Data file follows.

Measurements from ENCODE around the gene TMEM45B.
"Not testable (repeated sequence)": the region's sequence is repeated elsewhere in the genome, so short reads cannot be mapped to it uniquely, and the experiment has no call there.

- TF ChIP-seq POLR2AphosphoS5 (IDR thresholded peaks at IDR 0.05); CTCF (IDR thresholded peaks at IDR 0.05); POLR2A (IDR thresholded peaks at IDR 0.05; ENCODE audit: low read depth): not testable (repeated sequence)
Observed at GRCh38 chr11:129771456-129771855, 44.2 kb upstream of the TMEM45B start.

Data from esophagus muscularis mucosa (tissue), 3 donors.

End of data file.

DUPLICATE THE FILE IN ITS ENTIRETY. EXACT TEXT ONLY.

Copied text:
Measurements from ENCODE around the gene TMEM45B.
"Not testable (repeated sequence)": the region's sequence is repeated elsewhere in the genome, so short reads cannot be mapped to it uniquely, and the experiment has no call there.

- TF ChIP-seq POLR2AphosphoS5 (IDR thresholded peaks at IDR 0.05); CTCF (IDR thresholded peaks at IDR 0.05); POLR2A (IDR thresholded peaks at IDR 0.05; ENCODE audit: low read depth): not testable (repeated sequence)
Observed at GRCh38 chr11:129771456-129771855, 44.2 kb upstream of the TMEM45B start.

Data from esophagus muscularis mucosa (tissue), 3 donors.